Yet, after that interview aired, the woman who expressed her conservative views on air was flooded with hateful emails and tweets, including many that were vile — even death threats.
“One of the things I hear all of the time is that we just need to listen more to each other,” Ferro told the crowd. But when people with opposing views do try to communicate, “sometimes I feel that what we really want is to wait for them to stop talking so that we can then persuade them to think the way that we think.
“It comes from this notion, this concept, that ‘I’m right, and you’re wrong.’ But that’s what the other person is thinking about you too.”
As a Senior Fellow at UCLA Luskin, Ferro engages with students who benefit directly from her experience and efforts to expand their worldviews. She and other participants in the mentorship program provide other benefits too.
VC Powe, who organized Ferro’s talk as part of her role as director of career services at UCLA Luskin, generated a buzz among the crowd when she told them of a new donation by Edmund J. Cain, vice president of grant donations for the Conrad N. Hilton Foundation, that will provide $5,000 stipends to UCLA Luskin students who land summer internships that would otherwise be unpaid. The catch? The stipends can only go to students whose internships are somehow connected to a senior fellow.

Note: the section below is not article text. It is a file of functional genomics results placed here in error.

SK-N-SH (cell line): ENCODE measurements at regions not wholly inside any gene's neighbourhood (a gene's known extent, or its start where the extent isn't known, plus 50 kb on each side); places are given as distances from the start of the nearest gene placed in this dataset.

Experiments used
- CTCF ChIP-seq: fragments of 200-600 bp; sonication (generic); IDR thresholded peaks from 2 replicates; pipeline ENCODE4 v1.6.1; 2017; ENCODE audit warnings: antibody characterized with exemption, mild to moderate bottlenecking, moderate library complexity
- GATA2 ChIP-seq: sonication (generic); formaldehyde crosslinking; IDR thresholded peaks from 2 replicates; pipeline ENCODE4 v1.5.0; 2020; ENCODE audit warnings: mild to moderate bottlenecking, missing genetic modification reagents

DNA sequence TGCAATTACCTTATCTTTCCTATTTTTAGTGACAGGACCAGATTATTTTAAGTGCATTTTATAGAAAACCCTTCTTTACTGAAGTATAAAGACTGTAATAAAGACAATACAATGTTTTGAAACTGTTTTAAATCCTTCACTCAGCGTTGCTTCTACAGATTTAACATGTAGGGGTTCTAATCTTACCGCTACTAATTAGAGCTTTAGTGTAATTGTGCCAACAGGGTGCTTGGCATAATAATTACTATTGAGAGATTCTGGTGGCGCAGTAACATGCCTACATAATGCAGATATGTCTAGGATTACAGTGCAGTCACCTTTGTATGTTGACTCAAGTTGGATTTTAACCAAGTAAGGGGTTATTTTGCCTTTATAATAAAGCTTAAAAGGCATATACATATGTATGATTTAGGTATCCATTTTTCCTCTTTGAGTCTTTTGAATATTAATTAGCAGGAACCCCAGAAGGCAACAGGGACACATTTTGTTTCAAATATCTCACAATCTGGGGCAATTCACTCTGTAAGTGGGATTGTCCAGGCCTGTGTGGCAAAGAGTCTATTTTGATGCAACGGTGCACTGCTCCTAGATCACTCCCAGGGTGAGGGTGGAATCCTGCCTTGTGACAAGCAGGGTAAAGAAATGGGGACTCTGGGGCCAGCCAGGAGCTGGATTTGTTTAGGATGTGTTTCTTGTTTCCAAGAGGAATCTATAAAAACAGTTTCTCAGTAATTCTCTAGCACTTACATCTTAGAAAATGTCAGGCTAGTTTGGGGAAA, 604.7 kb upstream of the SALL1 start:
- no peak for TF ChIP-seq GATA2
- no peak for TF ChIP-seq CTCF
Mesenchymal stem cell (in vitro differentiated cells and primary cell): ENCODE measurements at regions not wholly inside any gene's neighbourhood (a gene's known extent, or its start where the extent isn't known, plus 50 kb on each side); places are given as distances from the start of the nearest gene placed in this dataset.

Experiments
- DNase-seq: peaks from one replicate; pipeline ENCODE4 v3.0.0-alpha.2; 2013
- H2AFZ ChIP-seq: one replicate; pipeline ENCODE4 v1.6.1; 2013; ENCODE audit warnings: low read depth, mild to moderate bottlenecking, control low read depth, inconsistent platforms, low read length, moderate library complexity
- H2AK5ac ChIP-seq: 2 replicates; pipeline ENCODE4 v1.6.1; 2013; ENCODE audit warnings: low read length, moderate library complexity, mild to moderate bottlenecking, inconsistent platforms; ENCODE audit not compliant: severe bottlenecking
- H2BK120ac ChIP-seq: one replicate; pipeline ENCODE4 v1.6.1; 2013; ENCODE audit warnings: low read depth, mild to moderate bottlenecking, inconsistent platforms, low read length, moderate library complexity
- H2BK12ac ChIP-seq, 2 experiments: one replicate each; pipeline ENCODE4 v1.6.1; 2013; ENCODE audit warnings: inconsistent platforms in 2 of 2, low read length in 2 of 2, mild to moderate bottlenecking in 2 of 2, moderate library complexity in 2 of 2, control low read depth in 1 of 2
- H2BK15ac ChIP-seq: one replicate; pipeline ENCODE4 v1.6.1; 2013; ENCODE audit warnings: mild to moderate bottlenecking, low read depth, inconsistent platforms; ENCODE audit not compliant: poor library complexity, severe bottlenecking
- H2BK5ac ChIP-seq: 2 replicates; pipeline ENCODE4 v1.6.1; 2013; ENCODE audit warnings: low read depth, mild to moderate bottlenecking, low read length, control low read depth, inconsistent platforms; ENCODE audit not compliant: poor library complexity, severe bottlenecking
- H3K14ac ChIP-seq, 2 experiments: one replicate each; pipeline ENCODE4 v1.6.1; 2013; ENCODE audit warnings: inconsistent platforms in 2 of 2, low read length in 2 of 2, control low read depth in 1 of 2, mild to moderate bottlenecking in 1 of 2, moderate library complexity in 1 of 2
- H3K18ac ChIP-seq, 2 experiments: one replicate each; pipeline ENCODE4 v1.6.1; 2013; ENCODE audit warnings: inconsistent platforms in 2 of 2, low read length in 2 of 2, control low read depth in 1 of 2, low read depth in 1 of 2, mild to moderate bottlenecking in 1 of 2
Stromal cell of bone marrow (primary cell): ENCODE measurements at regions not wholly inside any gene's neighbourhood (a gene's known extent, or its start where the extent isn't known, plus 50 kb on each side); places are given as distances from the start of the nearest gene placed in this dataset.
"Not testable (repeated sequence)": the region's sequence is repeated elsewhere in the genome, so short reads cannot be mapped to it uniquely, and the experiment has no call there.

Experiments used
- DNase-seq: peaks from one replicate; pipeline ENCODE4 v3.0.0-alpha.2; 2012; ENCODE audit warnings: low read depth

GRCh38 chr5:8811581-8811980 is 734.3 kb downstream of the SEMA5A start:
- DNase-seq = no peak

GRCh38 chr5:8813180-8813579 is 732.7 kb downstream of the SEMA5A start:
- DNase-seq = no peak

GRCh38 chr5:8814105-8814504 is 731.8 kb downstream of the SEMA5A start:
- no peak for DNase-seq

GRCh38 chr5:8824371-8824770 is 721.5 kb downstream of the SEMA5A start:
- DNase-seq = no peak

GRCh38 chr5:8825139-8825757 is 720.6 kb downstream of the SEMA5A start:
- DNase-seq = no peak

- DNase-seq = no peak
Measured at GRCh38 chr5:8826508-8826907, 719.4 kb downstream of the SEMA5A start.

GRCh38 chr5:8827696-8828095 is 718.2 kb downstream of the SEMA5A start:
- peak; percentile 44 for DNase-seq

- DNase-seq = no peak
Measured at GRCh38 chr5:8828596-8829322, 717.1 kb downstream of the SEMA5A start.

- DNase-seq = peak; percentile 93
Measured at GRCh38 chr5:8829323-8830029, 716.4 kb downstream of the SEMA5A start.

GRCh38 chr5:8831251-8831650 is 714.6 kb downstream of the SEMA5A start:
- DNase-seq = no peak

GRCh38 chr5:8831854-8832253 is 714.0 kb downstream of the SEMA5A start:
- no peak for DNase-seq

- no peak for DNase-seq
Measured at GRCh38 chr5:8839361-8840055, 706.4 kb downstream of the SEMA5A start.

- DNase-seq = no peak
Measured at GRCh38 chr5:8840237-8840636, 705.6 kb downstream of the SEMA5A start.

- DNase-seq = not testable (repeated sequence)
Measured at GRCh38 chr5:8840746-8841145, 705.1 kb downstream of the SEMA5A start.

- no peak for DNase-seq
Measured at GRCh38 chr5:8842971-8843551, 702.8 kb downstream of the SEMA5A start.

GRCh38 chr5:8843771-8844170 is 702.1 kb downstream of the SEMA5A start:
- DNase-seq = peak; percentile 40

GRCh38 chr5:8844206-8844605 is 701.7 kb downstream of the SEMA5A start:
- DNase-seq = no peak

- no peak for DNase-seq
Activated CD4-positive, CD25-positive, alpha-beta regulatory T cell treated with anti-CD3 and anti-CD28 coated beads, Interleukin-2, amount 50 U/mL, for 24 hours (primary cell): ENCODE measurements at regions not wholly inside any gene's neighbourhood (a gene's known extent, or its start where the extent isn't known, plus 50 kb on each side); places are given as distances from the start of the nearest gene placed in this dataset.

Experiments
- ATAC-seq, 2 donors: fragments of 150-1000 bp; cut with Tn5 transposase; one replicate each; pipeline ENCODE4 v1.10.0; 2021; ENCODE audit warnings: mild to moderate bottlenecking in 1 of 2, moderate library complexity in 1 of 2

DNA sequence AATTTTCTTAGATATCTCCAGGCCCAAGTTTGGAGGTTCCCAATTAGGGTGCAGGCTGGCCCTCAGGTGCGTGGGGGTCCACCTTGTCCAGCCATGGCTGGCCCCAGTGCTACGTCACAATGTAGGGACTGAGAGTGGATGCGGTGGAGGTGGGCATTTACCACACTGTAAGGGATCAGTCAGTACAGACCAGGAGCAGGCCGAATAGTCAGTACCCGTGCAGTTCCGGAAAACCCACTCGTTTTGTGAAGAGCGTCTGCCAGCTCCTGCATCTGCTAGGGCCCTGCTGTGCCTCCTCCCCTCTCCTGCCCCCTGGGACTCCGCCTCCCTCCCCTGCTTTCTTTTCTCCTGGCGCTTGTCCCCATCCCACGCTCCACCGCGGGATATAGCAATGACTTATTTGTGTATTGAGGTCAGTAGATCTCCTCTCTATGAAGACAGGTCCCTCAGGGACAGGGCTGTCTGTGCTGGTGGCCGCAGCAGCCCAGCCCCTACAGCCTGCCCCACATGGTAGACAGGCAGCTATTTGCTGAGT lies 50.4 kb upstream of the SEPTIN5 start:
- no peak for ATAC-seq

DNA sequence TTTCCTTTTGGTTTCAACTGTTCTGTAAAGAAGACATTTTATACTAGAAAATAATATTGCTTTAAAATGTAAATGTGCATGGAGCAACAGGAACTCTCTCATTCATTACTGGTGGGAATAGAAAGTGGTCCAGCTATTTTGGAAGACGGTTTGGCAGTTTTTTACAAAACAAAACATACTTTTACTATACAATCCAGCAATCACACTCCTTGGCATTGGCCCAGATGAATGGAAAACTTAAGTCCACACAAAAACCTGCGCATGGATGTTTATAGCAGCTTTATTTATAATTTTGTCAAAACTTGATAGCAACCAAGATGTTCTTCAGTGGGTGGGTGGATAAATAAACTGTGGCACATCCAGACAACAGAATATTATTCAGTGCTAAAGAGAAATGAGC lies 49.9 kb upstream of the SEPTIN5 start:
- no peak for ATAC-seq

That won’t be a problem at KCRW, which still offers internships like the one that first got Ferro her foot in the door there. Now, as station president, she continues to delight in the opportunity that public media provides for open, honest communication.
“We let people tell their own stories, in their own voices,” Ferro said, while urging that it’s important that all voices be heard. “Are we going to allow ourselves to hear things that we don’t agree with, that we think are absolutely wrong, that we find personally repulsive?”
She continued, “I think there’s a better goal in all of this, and it’s the goal of exercising our humanity. You should go and meet your neighbors. You should talk to people about anything besides politics,” Ferro said. “You should try to like people in spite of who they voted for.”